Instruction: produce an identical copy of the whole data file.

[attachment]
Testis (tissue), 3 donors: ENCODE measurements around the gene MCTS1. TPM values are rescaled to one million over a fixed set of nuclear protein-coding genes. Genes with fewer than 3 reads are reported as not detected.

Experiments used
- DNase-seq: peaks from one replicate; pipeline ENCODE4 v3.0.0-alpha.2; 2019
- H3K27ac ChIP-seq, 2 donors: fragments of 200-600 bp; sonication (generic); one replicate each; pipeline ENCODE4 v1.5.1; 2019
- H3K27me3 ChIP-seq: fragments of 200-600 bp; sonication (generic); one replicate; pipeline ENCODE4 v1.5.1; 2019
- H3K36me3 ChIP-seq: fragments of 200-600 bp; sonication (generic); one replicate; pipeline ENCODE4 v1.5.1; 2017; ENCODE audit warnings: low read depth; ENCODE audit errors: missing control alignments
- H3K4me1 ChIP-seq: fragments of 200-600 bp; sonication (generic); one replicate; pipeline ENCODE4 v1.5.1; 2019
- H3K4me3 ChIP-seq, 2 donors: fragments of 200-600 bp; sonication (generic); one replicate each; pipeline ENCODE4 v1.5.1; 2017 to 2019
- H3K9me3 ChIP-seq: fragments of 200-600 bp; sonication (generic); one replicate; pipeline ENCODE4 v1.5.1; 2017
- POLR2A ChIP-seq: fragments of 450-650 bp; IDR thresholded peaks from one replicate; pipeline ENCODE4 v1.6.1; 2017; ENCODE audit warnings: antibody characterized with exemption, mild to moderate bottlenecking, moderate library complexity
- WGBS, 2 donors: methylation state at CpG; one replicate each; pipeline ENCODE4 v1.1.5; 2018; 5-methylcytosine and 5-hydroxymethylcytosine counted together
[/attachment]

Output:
Testis (tissue), 3 donors: ENCODE measurements around the gene MCTS1. TPM values are rescaled to one million over a fixed set of nuclear protein-coding genes. Genes with fewer than 3 reads are reported as not detected.

Experiments used
- DNase-seq: peaks from one replicate; pipeline ENCODE4 v3.0.0-alpha.2; 2019
- H3K27ac ChIP-seq, 2 donors: fragments of 200-600 bp; sonication (generic); one replicate each; pipeline ENCODE4 v1.5.1; 2019
- H3K27me3 ChIP-seq: fragments of 200-600 bp; sonication (generic); one replicate; pipeline ENCODE4 v1.5.1; 2019
- H3K36me3 ChIP-seq: fragments of 200-600 bp; sonication (generic); one replicate; pipeline ENCODE4 v1.5.1; 2017; ENCODE audit warnings: low read depth; ENCODE audit errors: missing control alignments
- H3K4me1 ChIP-seq: fragments of 200-600 bp; sonication (generic); one replicate; pipeline ENCODE4 v1.5.1; 2019
- H3K4me3 ChIP-seq, 2 donors: fragments of 200-600 bp; sonication (generic); one replicate each; pipeline ENCODE4 v1.5.1; 2017 to 2019
- H3K9me3 ChIP-seq: fragments of 200-600 bp; sonication (generic); one replicate; pipeline ENCODE4 v1.5.1; 2017
- POLR2A ChIP-seq: fragments of 450-650 bp; IDR thresholded peaks from one replicate; pipeline ENCODE4 v1.6.1; 2017; ENCODE audit warnings: antibody characterized with exemption, mild to moderate bottlenecking, moderate library complexity
- WGBS, 2 donors: methylation state at CpG; one replicate each; pipeline ENCODE4 v1.1.5; 2018; 5-methylcytosine and 5-hydroxymethylcytosine counted together